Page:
Why the roads were open that night, I will never know. I led the way towards the tunnels as we zig-zagged passed scores of cars and trucks spun out or wrecked. We stopped at Bakerville and chained up our trucks, and then continued on at 15 mph all the way to Ten Mile Canyon—where the gates were closed because of an avalanche. Trucks that were turned around told us on the CB radio that it was all shut down indefinitely and that they were going back to Silverthorne or Frisco to try to find a place to park.
Glen and I decided to stop on an off ramp; I parked at the bottom with Glen parked about two truck lengths behind me as a precaution. We agreed over the CB thawt we would both get out and tighten our chains and then decide what we wanted to do. I had one chain that needed a re-fit, so I laid down into the snow and slid between the dual tires of my truck so I could pull the chains very tight. The next thing I remember is laying in the middle of the road gasping for air; Glen was screaming at me, "Are you okay? Are you ok?"
Glen had tried to warn me, but the howling wind covered his cries of warning. It was a very warm storm, and the tires on our trucks were wet and warm. While Glen was tightening his chains, his truck took off—sliding on its warm tires until it rear-ended my truck, driving the rear dual tires of my tractor into my back. It knocked me senseless, and even today I have back trouble because of this incident, but I walked away. Had my cleated chains caught my winter coat I would not be writing this.
The point to this story? There were at the very least four very vivid warnings that I should not have left home that night, Why didn't I listen to them? Why did the need for income override my senses telling me that tonight is not the night? Had I stayed home I would have never known why I felt the way I did.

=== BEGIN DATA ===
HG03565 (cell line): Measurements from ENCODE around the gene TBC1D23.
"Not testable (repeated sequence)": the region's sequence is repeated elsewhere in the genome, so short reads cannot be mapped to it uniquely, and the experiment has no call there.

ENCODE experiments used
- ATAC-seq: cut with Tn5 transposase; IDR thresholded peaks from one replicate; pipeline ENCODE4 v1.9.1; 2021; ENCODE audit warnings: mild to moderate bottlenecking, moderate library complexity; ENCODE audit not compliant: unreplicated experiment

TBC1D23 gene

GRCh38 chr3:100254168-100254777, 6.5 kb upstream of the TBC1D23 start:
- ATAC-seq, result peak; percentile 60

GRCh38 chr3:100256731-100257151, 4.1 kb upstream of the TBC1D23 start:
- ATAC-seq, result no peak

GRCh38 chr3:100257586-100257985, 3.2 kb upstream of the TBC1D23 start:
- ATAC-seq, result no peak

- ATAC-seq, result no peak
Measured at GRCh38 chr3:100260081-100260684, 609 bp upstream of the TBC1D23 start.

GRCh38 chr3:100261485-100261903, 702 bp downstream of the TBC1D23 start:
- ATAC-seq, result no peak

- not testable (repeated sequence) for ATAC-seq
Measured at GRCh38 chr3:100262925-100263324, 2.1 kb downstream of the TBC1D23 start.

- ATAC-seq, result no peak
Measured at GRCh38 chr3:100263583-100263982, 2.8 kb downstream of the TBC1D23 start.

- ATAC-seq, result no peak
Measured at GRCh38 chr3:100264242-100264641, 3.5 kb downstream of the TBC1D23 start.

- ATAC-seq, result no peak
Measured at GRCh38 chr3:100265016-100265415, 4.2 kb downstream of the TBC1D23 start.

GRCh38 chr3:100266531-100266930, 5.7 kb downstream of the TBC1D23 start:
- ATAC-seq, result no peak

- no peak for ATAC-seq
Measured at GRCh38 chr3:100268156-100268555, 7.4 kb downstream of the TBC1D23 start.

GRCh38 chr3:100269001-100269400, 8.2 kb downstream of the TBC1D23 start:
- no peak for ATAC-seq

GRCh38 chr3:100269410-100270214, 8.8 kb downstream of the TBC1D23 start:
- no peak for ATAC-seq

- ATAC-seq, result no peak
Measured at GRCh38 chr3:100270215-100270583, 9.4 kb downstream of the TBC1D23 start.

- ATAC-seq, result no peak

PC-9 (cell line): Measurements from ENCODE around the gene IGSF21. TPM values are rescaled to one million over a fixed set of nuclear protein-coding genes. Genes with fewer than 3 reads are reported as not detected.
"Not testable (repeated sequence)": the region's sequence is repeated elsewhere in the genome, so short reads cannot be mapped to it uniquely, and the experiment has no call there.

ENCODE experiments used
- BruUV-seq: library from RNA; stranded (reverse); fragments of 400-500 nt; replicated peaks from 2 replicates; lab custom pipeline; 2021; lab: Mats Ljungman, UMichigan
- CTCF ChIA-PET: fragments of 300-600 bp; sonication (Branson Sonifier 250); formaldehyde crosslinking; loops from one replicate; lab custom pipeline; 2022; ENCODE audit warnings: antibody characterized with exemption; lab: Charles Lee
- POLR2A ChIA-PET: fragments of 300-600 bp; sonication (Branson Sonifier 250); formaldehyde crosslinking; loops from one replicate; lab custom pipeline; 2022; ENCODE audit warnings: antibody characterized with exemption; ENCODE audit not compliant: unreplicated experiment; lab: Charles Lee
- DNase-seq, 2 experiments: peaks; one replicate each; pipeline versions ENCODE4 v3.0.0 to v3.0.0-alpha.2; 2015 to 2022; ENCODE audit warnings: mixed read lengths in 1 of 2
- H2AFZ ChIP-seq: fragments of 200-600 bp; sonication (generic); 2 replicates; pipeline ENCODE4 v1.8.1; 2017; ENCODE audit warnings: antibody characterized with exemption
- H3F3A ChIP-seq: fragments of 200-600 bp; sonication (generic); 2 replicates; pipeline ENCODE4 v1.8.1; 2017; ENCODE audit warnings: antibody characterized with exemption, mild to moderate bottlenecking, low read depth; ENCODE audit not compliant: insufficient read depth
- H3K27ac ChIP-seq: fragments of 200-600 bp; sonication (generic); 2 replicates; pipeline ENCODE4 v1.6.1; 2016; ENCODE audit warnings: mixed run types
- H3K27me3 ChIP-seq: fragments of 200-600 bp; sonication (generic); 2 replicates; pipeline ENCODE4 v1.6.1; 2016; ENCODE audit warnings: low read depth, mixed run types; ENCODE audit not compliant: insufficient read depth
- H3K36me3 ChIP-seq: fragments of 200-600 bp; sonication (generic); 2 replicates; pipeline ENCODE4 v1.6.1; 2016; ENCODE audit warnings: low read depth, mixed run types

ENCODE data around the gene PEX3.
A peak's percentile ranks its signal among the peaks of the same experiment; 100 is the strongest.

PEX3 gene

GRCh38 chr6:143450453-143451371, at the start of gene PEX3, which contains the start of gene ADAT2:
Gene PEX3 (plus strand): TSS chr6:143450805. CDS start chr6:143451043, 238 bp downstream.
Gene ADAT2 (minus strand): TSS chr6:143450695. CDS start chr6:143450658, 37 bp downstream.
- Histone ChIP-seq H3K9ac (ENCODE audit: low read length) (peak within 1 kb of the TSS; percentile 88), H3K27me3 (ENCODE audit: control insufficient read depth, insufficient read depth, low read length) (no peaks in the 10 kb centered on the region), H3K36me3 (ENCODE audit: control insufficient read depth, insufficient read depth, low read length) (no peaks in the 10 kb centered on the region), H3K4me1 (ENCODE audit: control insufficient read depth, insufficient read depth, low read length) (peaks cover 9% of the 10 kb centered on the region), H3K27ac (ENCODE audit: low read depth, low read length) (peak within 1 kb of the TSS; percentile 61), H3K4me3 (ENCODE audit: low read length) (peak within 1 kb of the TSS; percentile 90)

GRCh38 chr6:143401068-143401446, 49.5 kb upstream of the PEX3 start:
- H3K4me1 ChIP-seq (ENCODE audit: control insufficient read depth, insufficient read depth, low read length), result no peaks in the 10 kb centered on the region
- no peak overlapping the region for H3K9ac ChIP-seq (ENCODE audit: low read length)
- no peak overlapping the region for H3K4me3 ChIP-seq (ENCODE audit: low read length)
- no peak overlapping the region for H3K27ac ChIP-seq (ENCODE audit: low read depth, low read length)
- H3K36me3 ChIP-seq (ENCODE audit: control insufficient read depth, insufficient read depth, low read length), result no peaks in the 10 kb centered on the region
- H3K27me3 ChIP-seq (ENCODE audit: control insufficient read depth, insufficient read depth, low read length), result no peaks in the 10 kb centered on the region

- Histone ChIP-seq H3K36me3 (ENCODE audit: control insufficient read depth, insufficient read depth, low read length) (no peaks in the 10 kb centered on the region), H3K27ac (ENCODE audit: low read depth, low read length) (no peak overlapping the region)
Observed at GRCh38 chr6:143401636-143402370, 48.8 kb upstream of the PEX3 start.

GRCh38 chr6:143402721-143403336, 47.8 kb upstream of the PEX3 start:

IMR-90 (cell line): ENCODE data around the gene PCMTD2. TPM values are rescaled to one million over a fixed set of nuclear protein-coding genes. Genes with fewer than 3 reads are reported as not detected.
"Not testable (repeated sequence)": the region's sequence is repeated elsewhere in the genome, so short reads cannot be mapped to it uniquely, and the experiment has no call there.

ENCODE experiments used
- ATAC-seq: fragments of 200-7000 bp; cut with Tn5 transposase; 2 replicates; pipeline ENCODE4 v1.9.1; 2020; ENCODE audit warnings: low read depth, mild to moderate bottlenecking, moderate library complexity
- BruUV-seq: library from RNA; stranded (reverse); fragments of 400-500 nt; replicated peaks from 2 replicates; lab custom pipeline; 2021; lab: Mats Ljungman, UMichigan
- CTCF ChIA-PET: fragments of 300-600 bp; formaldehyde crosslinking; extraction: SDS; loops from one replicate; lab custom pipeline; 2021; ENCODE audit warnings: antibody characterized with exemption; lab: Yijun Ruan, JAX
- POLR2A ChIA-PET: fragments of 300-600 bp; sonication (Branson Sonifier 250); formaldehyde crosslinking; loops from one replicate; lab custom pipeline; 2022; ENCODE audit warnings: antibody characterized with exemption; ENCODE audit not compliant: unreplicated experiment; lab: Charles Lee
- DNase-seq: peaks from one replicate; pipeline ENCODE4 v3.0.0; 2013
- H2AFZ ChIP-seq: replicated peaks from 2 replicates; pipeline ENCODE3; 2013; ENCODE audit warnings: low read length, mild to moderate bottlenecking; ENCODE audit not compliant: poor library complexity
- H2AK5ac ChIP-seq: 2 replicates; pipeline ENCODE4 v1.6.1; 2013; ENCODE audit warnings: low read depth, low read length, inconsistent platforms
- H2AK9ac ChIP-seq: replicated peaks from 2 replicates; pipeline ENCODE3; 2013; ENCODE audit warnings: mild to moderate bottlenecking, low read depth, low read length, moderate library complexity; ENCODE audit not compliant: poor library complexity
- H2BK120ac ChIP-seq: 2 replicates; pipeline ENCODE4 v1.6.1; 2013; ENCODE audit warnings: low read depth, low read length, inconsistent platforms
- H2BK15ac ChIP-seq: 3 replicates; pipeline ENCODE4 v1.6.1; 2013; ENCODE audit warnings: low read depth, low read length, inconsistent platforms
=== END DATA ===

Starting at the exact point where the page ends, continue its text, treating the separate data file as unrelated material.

In retrospect, my entire life has been hammered by these types of signs and premonitions, warning me to not sign contracts, not to drive tonight, to call a friend who turned out to be desperately in need of help, to check on family members out of state who are in danger, etc. Most—if not all—of these warnings to me or my family come during the day, not in dreams but in hunches or bad feelings or disturbing thoughts (that at times physically exhaust me, as if I had run a marathon). Then, there are the confirmations that I did obey the signs and that I am on the right track, like breaks in severe weather, vehicles getting unusually high fuel mileage, or talking to a friend or family member who confirmed they were in a bad situation and needed help.
These examples are not what I would consider coincidences but messages sent for protection or guidance; there is no other way for me to explain them. And to explain, them I would need to write another book as the confines of this article can't begin to scratch the surface.
Gary Gillespie (Johnston, IA) has had a lifelong interest in the paranormal. He has been a guest on Darkness Radio and has contributed stories to Annie Wilder's Trucker Ghost Stories (Tor Books). ...